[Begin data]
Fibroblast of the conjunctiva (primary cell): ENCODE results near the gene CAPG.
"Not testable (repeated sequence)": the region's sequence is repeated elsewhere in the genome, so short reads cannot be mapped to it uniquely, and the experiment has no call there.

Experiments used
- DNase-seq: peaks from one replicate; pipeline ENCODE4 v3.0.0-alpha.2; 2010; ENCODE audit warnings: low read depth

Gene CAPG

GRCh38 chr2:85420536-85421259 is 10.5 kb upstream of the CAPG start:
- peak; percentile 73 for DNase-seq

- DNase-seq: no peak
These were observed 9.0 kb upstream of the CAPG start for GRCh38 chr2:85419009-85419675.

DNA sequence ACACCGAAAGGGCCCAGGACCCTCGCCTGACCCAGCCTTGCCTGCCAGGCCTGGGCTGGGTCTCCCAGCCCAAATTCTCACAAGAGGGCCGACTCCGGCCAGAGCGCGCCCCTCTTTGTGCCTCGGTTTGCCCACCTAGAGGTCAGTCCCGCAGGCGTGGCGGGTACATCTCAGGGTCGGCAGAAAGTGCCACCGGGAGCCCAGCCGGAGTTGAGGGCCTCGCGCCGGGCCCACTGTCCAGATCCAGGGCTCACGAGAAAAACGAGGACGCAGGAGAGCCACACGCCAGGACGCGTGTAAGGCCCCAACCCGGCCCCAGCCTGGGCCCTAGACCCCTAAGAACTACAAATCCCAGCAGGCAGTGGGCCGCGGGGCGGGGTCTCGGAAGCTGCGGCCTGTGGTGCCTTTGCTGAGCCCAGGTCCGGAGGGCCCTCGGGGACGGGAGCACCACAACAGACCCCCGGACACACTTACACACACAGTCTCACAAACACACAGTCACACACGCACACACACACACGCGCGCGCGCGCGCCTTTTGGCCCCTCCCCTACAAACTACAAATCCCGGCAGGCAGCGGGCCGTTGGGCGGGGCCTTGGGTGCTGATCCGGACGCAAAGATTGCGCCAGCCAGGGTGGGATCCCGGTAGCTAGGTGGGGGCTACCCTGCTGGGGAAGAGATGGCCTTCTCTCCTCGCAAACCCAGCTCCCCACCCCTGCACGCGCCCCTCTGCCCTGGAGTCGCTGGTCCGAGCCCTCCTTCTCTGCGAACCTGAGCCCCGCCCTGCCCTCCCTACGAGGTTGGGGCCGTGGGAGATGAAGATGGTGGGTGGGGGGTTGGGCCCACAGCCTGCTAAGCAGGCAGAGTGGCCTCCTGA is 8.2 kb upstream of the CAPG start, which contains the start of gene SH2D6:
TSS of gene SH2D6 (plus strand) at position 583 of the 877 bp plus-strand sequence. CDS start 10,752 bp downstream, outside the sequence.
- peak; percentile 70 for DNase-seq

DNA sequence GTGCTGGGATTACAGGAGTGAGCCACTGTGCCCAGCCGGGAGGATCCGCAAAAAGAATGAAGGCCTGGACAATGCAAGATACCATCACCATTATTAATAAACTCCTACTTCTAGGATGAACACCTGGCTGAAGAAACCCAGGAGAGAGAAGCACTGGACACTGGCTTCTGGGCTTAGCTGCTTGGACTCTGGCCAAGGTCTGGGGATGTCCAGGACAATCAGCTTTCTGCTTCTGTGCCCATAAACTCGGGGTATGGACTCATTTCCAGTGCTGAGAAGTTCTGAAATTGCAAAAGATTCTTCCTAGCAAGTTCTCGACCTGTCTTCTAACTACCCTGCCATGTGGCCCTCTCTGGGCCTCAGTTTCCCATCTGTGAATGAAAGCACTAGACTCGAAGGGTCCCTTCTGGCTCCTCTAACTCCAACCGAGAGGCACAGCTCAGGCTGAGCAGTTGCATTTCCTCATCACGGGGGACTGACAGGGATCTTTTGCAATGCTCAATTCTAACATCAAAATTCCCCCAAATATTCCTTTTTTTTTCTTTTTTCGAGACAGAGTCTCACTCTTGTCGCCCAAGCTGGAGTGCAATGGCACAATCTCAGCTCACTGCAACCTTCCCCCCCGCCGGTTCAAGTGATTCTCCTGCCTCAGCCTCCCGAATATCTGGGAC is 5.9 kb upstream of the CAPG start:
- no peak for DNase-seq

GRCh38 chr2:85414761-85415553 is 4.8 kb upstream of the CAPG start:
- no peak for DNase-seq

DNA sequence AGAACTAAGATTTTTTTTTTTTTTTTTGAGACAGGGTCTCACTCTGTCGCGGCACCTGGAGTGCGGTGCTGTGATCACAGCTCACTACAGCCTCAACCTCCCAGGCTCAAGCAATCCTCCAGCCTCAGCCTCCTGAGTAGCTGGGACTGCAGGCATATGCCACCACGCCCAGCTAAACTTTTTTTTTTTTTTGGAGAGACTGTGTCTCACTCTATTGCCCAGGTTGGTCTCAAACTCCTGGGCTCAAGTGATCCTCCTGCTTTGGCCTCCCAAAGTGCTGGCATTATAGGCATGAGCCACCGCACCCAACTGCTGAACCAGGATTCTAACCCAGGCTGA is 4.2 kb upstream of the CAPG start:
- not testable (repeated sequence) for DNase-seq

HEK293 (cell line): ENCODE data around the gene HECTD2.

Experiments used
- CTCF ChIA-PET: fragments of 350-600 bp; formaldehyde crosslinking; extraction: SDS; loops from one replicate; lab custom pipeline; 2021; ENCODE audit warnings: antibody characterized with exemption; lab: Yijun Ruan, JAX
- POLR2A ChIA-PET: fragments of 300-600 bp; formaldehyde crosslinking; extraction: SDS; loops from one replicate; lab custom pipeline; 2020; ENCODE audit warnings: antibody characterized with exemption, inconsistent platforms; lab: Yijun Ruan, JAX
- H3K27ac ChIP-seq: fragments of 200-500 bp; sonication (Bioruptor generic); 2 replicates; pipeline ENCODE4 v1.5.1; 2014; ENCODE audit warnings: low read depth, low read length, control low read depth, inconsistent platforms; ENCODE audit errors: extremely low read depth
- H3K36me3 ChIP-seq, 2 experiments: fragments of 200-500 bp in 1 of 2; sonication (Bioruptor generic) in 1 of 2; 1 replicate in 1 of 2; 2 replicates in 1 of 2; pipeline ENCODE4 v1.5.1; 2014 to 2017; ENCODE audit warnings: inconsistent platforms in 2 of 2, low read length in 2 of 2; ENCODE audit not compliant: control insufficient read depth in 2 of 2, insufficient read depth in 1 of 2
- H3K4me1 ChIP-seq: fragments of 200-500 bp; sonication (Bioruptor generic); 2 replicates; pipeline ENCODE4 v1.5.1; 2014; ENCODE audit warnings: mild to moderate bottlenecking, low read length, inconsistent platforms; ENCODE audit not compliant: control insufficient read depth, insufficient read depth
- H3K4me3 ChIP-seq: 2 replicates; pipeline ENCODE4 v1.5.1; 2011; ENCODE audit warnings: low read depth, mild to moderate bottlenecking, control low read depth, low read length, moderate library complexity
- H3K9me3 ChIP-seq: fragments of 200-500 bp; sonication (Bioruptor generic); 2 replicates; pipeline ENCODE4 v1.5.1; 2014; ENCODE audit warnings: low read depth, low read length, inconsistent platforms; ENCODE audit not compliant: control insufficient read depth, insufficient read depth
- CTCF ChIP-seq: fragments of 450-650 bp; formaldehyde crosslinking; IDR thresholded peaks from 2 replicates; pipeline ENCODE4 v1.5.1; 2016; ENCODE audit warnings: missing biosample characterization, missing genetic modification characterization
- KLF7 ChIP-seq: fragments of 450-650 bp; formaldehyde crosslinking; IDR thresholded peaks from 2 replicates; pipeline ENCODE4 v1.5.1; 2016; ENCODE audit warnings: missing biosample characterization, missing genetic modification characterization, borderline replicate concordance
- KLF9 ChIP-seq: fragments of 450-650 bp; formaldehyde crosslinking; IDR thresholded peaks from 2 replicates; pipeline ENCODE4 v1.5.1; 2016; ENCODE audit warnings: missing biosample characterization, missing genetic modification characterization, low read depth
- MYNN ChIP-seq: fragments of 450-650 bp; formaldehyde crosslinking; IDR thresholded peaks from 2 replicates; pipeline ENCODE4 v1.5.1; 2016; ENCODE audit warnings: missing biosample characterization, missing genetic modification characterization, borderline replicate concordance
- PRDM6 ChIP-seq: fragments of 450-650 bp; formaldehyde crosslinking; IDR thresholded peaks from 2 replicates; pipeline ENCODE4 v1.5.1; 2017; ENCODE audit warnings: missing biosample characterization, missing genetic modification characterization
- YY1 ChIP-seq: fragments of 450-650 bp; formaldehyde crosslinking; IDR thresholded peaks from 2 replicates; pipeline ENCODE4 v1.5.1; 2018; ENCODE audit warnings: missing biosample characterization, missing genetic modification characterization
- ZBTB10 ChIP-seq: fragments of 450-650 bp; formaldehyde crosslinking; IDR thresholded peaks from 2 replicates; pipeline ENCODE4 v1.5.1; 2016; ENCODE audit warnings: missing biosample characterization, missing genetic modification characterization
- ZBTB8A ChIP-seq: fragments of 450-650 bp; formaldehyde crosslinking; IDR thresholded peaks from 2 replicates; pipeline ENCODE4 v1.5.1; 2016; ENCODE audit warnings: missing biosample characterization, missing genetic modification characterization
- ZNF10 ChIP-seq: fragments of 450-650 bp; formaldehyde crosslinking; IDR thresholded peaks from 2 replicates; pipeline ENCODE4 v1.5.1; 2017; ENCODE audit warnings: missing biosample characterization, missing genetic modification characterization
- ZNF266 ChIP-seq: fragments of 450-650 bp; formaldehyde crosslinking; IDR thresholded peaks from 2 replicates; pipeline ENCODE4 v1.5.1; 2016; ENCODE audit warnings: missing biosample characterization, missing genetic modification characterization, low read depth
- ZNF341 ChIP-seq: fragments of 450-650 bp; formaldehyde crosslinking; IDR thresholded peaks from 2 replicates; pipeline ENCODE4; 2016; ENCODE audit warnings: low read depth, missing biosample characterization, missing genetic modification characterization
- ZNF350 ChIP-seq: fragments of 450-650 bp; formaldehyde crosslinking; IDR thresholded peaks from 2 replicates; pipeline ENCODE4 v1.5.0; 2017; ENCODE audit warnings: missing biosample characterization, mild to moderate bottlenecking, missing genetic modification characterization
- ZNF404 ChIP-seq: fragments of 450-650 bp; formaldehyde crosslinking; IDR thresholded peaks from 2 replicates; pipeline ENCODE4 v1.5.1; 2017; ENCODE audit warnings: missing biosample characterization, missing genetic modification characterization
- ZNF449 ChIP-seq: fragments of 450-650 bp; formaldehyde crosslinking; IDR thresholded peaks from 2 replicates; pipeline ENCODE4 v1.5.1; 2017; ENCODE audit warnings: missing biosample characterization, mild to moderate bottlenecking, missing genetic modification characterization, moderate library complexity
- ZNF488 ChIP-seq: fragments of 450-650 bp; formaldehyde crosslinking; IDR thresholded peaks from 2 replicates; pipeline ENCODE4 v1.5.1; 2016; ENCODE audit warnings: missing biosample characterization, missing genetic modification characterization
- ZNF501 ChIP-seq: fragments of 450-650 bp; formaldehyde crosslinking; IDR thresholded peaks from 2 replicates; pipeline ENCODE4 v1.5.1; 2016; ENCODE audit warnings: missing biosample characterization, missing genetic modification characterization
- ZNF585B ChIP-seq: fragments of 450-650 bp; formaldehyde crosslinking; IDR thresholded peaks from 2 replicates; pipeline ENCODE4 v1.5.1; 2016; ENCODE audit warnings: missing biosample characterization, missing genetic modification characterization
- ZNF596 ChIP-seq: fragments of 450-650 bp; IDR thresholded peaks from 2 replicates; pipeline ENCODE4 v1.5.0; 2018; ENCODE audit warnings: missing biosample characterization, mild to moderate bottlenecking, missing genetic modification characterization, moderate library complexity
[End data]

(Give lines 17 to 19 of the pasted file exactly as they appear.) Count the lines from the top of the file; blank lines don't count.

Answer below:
DNA sequence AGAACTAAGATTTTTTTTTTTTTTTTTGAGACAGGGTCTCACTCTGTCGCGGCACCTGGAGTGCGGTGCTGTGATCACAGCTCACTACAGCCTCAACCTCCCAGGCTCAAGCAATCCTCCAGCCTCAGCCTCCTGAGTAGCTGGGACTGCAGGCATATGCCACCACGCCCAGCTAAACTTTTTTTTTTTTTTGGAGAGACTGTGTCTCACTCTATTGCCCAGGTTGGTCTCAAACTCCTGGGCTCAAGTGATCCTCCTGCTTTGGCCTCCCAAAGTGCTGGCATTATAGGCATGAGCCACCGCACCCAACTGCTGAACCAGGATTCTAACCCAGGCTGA is 4.2 kb upstream of the CAPG start:
- not testable (repeated sequence) for DNase-seq

HEK293 (cell line): ENCODE data around the gene HECTD2.